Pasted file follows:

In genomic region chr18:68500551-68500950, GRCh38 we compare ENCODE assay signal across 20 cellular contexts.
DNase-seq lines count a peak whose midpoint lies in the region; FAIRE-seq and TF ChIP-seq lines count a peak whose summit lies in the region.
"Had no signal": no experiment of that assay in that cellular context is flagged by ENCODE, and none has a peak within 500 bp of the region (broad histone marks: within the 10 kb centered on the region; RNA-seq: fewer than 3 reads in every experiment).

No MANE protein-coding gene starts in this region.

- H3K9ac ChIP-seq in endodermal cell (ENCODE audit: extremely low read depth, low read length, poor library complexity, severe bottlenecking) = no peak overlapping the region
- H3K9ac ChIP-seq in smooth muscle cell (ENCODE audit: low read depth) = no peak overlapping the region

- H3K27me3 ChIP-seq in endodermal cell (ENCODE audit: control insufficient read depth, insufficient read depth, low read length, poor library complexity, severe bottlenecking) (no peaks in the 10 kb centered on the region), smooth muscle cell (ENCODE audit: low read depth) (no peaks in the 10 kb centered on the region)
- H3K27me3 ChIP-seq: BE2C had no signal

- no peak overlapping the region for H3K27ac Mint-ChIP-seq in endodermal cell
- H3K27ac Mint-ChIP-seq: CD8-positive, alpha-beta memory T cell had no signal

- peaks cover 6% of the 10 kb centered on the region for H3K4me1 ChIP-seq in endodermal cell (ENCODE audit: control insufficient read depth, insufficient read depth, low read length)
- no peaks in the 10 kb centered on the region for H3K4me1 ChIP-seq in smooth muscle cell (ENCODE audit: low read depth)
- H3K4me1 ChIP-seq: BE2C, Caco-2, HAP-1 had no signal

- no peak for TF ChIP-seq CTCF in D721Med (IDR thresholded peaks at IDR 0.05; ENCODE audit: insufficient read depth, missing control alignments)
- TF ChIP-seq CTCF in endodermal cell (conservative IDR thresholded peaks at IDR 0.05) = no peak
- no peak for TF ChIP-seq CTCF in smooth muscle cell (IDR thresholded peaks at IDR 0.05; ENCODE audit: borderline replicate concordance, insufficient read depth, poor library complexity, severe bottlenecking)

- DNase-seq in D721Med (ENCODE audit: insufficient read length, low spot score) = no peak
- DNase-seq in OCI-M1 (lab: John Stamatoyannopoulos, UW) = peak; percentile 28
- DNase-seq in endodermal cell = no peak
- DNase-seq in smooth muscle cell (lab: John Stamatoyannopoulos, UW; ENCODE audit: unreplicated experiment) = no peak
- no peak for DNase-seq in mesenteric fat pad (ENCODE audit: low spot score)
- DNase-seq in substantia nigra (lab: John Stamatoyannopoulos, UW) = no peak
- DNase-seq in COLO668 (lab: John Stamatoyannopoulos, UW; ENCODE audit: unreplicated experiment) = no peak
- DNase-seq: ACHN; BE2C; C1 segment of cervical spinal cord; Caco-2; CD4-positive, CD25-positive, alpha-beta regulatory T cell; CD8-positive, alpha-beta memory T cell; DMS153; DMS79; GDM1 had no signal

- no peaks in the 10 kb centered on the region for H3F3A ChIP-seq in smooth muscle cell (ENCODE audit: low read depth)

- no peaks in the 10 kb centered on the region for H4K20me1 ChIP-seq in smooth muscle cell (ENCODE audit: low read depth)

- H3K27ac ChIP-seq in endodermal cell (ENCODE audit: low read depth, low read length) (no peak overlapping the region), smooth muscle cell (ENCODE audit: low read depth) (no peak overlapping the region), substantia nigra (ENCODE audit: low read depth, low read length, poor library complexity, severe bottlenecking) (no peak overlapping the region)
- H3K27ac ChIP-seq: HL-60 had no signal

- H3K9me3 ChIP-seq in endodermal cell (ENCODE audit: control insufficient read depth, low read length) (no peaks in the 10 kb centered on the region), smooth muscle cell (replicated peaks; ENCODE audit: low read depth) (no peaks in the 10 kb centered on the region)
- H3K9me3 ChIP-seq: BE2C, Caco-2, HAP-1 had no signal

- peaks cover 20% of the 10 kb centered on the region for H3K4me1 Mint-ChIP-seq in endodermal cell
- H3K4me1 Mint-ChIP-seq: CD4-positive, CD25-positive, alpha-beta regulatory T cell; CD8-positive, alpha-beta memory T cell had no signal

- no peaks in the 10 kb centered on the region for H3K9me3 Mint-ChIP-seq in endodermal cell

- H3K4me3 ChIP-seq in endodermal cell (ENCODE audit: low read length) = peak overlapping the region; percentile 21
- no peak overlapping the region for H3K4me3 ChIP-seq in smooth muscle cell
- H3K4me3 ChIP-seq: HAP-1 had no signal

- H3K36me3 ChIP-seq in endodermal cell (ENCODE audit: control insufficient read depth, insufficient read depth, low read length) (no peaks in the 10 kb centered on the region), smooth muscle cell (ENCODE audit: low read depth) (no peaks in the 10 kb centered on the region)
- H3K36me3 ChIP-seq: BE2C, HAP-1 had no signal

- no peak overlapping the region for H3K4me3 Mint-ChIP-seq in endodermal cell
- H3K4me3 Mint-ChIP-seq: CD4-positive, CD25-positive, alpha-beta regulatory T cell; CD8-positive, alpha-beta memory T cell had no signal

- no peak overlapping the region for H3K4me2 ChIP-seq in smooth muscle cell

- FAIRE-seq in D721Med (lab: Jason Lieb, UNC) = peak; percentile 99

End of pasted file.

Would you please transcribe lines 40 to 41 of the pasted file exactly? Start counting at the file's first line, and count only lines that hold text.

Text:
- H3K4me3 Mint-ChIP-seq: CD4-positive, CD25-positive, alpha-beta regulatory T cell; CD8-positive, alpha-beta memory T cell had no signal

- no peak overlapping the region for H3K4me2 ChIP-seq in smooth muscle cell